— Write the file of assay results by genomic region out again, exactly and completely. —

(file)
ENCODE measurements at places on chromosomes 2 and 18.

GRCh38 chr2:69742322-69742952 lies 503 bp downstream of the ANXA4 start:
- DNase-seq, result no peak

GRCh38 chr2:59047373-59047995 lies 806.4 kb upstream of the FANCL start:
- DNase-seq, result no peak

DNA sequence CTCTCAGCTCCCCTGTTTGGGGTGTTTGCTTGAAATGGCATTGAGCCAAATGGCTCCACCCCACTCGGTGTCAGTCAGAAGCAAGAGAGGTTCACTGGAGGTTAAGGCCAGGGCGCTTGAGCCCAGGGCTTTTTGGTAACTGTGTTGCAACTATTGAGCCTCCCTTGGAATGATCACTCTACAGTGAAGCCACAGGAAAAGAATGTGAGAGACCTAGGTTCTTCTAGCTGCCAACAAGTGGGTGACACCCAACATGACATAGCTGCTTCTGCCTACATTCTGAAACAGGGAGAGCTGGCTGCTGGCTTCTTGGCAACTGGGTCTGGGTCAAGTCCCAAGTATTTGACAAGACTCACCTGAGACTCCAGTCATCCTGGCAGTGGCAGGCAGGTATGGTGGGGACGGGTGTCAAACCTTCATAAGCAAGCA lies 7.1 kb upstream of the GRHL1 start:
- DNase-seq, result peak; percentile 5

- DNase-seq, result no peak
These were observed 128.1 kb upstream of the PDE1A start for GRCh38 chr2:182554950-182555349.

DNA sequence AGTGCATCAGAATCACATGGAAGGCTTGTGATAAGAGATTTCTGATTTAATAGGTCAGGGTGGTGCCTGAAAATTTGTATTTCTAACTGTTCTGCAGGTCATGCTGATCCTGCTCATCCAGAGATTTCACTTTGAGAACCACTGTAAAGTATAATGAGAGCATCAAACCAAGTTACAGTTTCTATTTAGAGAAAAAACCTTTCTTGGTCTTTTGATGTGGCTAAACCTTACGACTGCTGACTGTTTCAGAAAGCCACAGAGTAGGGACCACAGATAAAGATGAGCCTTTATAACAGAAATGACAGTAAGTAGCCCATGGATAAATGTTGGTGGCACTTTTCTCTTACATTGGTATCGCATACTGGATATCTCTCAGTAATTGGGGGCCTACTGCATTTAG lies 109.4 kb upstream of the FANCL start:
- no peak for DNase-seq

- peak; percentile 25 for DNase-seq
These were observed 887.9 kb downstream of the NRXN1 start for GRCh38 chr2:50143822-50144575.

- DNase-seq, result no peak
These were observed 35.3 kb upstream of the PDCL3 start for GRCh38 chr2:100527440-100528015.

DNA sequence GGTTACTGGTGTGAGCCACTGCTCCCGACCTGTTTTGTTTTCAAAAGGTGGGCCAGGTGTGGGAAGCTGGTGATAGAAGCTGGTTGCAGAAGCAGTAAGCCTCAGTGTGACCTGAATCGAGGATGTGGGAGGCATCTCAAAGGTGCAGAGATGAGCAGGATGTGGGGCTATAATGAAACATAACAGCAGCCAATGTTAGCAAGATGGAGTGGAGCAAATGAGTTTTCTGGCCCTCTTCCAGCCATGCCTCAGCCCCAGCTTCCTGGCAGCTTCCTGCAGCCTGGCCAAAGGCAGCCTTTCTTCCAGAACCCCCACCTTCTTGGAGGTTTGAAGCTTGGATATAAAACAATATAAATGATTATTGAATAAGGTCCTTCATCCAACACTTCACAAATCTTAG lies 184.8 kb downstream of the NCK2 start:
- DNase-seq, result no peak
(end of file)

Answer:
ENCODE measurements at places on chromosomes 2 and 18.

GRCh38 chr2:69742322-69742952 lies 503 bp downstream of the ANXA4 start:
- DNase-seq, result no peak

GRCh38 chr2:59047373-59047995 lies 806.4 kb upstream of the FANCL start:
- DNase-seq, result no peak

DNA sequence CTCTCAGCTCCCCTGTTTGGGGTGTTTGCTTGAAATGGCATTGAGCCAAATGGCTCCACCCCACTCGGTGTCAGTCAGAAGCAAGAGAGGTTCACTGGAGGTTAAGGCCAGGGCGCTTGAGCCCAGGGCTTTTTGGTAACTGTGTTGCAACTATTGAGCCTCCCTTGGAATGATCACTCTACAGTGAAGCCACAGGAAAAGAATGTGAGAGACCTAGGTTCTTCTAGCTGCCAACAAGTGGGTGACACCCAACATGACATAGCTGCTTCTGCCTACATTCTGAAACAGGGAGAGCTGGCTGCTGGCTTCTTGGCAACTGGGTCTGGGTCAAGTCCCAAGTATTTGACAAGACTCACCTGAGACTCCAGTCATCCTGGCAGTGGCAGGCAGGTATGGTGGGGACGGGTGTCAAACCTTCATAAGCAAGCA lies 7.1 kb upstream of the GRHL1 start:
- DNase-seq, result peak; percentile 5

- DNase-seq, result no peak
These were observed 128.1 kb upstream of the PDE1A start for GRCh38 chr2:182554950-182555349.

DNA sequence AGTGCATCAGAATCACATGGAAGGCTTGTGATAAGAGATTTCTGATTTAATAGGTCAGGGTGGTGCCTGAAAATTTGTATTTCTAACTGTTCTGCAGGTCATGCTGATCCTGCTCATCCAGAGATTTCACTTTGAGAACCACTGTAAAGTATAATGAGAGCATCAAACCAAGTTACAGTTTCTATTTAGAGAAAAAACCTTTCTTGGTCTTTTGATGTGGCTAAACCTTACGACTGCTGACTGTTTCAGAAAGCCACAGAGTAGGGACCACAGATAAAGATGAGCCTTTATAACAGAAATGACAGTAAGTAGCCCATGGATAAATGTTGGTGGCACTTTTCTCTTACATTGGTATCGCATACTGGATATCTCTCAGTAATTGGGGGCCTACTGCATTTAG lies 109.4 kb upstream of the FANCL start:
- no peak for DNase-seq

- peak; percentile 25 for DNase-seq
These were observed 887.9 kb downstream of the NRXN1 start for GRCh38 chr2:50143822-50144575.

- DNase-seq, result no peak
These were observed 35.3 kb upstream of the PDCL3 start for GRCh38 chr2:100527440-100528015.

DNA sequence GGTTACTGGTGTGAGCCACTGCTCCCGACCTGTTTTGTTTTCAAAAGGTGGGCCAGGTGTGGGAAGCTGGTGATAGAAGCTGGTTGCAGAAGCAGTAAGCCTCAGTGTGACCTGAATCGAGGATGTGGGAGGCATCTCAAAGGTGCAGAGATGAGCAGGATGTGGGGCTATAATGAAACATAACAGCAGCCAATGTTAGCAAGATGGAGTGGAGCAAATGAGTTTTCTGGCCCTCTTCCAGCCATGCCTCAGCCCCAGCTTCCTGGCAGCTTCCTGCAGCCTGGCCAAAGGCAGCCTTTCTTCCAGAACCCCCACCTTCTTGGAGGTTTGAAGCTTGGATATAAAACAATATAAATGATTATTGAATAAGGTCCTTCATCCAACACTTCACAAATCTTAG lies 184.8 kb downstream of the NCK2 start:
- DNase-seq, result no peak